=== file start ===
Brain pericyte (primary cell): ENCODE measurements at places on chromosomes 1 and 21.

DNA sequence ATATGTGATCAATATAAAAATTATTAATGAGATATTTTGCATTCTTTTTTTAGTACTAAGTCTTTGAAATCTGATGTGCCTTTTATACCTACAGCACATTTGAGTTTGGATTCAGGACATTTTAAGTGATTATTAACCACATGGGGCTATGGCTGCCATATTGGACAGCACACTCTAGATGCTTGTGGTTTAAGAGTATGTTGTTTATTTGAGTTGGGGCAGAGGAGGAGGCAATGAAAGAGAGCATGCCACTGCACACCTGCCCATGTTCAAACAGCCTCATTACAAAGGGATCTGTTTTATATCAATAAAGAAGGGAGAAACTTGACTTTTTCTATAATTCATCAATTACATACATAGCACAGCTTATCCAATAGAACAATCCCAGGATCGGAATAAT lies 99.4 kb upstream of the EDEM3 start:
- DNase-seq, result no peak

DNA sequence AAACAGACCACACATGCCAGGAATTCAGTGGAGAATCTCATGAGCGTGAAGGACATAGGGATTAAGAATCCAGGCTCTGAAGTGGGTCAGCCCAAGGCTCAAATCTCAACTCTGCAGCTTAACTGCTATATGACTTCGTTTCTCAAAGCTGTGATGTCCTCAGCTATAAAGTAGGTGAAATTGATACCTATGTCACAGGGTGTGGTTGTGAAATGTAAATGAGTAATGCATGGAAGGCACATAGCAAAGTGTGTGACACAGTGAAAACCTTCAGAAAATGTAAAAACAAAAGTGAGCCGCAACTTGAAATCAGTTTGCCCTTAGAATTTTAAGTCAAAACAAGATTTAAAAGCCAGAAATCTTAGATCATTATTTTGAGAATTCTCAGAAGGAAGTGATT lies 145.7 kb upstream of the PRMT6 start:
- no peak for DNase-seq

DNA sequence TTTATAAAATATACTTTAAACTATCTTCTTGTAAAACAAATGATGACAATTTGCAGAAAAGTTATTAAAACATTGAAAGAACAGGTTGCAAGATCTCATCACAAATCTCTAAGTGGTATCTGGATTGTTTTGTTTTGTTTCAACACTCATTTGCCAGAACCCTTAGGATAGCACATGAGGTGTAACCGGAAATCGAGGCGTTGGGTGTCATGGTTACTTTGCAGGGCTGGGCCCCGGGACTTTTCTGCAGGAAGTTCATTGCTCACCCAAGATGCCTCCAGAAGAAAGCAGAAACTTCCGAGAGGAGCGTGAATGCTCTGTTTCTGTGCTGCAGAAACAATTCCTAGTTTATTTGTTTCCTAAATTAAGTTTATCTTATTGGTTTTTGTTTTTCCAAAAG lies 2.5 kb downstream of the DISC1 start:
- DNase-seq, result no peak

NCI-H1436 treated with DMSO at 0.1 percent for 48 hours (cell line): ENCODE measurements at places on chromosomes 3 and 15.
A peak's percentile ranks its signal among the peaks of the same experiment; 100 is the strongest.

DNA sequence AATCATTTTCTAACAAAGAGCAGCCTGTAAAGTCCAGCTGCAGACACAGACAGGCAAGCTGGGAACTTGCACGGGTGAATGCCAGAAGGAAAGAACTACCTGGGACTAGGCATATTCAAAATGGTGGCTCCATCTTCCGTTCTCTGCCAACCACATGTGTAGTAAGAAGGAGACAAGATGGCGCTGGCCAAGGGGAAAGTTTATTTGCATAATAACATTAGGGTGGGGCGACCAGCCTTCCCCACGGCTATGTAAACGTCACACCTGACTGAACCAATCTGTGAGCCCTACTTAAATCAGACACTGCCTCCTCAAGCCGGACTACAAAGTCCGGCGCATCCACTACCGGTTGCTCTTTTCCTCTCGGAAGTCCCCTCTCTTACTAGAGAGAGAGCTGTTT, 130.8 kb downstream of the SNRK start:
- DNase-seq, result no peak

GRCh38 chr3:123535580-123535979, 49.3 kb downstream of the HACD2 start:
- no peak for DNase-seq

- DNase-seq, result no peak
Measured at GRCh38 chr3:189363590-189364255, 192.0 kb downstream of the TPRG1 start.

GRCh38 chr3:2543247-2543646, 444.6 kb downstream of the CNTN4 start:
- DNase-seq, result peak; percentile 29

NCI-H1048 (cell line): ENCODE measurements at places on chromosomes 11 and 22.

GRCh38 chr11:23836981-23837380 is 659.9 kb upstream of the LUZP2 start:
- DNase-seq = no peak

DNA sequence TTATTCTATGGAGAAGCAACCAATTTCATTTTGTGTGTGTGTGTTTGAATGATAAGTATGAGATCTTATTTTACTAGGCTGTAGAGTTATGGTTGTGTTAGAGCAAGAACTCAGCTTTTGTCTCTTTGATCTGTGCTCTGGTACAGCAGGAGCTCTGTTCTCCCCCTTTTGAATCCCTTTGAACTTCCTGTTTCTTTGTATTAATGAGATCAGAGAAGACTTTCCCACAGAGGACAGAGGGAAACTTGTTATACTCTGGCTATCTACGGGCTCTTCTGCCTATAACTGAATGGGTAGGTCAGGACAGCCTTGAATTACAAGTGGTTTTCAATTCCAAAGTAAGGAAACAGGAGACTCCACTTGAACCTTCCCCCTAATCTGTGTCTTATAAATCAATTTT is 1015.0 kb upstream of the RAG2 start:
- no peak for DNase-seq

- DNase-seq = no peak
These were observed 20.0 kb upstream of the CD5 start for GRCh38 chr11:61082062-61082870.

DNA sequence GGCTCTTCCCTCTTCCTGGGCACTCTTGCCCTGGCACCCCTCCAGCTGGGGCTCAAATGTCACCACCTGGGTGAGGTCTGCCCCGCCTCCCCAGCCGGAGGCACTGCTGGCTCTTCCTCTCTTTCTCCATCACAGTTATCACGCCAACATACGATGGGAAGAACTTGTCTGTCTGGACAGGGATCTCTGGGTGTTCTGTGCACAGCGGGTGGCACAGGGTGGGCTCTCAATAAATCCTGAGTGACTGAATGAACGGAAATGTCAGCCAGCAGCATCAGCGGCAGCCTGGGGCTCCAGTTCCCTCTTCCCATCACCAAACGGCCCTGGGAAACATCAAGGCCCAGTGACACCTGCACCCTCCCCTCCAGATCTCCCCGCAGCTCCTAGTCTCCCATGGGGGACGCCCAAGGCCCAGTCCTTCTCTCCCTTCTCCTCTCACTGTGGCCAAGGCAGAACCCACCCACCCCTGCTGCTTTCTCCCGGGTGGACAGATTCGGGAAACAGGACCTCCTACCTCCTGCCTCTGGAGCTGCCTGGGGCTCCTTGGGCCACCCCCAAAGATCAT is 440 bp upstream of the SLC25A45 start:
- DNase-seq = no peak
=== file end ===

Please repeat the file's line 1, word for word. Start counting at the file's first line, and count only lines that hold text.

Brain pericyte (primary cell): ENCODE measurements at places on chromosomes 1 and 21.